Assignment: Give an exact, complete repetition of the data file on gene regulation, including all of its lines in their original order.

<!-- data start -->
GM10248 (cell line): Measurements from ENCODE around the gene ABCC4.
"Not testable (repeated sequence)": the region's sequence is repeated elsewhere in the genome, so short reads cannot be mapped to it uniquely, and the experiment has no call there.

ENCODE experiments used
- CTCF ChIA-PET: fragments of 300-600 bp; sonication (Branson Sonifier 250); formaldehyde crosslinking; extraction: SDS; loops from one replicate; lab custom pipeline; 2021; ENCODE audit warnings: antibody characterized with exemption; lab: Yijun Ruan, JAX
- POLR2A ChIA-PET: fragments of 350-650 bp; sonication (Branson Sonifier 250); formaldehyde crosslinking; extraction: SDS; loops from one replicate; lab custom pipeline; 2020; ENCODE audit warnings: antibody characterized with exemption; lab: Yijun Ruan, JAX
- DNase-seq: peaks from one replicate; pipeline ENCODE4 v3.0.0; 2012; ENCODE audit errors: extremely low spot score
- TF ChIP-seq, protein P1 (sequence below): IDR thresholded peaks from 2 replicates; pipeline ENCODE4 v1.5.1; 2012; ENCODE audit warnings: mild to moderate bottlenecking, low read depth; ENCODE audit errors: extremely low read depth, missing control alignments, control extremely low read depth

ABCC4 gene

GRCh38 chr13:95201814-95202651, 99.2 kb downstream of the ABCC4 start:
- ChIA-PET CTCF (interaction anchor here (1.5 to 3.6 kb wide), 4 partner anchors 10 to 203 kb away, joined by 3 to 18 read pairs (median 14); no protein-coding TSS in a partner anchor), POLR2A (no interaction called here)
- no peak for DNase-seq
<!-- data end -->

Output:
GM10248 (cell line): Measurements from ENCODE around the gene ABCC4.
"Not testable (repeated sequence)": the region's sequence is repeated elsewhere in the genome, so short reads cannot be mapped to it uniquely, and the experiment has no call there.

ENCODE experiments used
- CTCF ChIA-PET: fragments of 300-600 bp; sonication (Branson Sonifier 250); formaldehyde crosslinking; extraction: SDS; loops from one replicate; lab custom pipeline; 2021; ENCODE audit warnings: antibody characterized with exemption; lab: Yijun Ruan, JAX
- POLR2A ChIA-PET: fragments of 350-650 bp; sonication (Branson Sonifier 250); formaldehyde crosslinking; extraction: SDS; loops from one replicate; lab custom pipeline; 2020; ENCODE audit warnings: antibody characterized with exemption; lab: Yijun Ruan, JAX
- DNase-seq: peaks from one replicate; pipeline ENCODE4 v3.0.0; 2012; ENCODE audit errors: extremely low spot score
- TF ChIP-seq, protein P1 (sequence below): IDR thresholded peaks from 2 replicates; pipeline ENCODE4 v1.5.1; 2012; ENCODE audit warnings: mild to moderate bottlenecking, low read depth; ENCODE audit errors: extremely low read depth, missing control alignments, control extremely low read depth

ABCC4 gene

GRCh38 chr13:95201814-95202651, 99.2 kb downstream of the ABCC4 start:
- ChIA-PET CTCF (interaction anchor here (1.5 to 3.6 kb wide), 4 partner anchors 10 to 203 kb away, joined by 3 to 18 read pairs (median 14); no protein-coding TSS in a partner anchor), POLR2A (no interaction called here)
- no peak for DNase-seq